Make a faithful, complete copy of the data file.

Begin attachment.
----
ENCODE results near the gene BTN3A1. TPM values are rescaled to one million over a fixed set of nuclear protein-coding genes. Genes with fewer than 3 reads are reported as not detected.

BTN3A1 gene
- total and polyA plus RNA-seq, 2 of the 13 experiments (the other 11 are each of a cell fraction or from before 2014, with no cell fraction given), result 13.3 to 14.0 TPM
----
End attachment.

ENCODE results near the gene BTN3A1. TPM values are rescaled to one million over a fixed set of nuclear protein-coding genes. Genes with fewer than 3 reads are reported as not detected.

BTN3A1 gene
- total and polyA plus RNA-seq, 2 of the 13 experiments (the other 11 are each of a cell fraction or from before 2014, with no cell fraction given), result 13.3 to 14.0 TPM